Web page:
A new creation of capital is always a benefit to society, by constituting a new demand.
It follows that an unproductive consumption of capital is an injury to society, by contracting the demand. In other words, an expenditure which avoidably exceeds the revenue is a social crime.
All interference which perplexes the calculations of producers, and thus causes the danger of a glut, is also a social crime.
It is necessary to the security and advancement of a community that there should be an expenditure of a portion of its wealth for purposes of defence, of public order, and of social improvement.
As public expenditure, though necessary, is unproductive, it mast be limited; and as the means of such expenditure are furnished by the people for defined objects, its limit is easily ascertained.
That expenditure alone which is necessary to defence, public order, and social improvement, is justifiable.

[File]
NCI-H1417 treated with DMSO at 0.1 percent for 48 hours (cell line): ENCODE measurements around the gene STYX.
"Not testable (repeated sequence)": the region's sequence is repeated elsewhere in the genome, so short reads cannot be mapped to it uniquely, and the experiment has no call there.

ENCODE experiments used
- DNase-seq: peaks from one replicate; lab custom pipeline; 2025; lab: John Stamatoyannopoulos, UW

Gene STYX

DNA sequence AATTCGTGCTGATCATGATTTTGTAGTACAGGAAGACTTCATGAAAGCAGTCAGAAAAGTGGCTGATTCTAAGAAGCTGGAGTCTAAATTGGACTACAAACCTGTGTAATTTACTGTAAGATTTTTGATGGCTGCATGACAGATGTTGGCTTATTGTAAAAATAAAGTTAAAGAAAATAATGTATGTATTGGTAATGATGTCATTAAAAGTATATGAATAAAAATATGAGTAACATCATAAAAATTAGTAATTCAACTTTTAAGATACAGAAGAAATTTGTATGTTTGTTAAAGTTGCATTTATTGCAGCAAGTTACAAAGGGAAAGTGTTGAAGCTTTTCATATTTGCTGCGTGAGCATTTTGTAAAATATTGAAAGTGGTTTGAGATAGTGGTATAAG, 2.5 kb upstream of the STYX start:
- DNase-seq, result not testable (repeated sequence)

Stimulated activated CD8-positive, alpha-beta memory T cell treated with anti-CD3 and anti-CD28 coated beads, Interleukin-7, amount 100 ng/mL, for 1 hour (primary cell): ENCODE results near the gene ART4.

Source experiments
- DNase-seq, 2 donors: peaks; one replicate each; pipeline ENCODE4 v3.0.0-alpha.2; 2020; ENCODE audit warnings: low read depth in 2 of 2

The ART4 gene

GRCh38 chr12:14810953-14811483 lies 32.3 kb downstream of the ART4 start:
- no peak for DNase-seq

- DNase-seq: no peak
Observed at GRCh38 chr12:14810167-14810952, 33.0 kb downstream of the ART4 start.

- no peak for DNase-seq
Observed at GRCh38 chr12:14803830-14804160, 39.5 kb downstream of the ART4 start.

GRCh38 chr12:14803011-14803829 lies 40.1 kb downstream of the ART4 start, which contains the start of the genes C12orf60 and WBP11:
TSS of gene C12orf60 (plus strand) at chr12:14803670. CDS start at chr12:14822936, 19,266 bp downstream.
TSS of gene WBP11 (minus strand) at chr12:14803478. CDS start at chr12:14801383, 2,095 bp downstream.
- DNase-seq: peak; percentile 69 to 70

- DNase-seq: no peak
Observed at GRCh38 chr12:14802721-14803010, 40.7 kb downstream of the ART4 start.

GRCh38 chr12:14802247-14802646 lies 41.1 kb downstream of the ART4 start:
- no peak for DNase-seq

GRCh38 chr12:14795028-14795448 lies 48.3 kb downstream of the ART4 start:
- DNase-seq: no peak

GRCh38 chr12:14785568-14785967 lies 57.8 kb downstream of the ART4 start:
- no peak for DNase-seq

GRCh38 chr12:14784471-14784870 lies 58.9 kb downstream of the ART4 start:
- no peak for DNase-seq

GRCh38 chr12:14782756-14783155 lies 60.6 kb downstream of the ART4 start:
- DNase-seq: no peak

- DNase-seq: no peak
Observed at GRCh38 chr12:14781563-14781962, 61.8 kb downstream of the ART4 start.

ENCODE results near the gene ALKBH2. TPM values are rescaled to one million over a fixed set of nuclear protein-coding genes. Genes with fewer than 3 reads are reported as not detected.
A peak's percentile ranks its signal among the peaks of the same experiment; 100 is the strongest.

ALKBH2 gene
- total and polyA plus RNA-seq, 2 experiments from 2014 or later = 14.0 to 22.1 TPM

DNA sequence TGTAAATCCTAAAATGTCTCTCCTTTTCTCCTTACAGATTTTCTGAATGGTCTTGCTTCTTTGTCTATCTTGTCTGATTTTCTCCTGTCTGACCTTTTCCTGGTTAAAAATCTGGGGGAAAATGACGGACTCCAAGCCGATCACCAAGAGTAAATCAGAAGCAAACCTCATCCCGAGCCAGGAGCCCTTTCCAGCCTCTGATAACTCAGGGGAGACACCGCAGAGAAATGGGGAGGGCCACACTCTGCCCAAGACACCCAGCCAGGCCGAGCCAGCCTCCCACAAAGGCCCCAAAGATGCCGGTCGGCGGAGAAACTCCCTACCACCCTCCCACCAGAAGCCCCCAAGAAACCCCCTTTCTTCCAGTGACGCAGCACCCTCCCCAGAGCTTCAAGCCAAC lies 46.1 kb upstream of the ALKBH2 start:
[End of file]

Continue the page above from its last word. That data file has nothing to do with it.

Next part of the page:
Such a direction of the public expenditure can be secured only by the public functionaries who expend being made fully responsible to the party in whose behalf they expend,
For want of this responsibility, the public expenditure of an early age—determined to pageantry, war, and favouritism—was excessive, and perpetrated by the few in defiance of the many.
For want of a due degree of this responsibility, the public expenditure of an after age—determined to luxury, war, and patronage—was excessive, and perpetrated by the faw in fear of the many, by deceiving and defrauding them.
For want of a due degree of this responsibility, the public expenditure of the present age—determined chiefly to the sustaining of burdens imposed by a preceding age—perpetuates many abuses; and though much ameliorated by the less unequal distribution of power, the public expenditure is yet as far from being regulated to the greatest advantage of the many, as the many are from exacting due responsibility and service from the few.
When this service and responsibility shall be duty exacted, there will be—
Necessary offices only, whose duties will be clearly defined, fully accounted for, and liberally rewarded;—
Little patronage, and that little at the disposal of the people;—
No pomp, at the expense of those who cantbarely obtain support;—but
Liberal provisions for the advancement of national industry and intelligenco,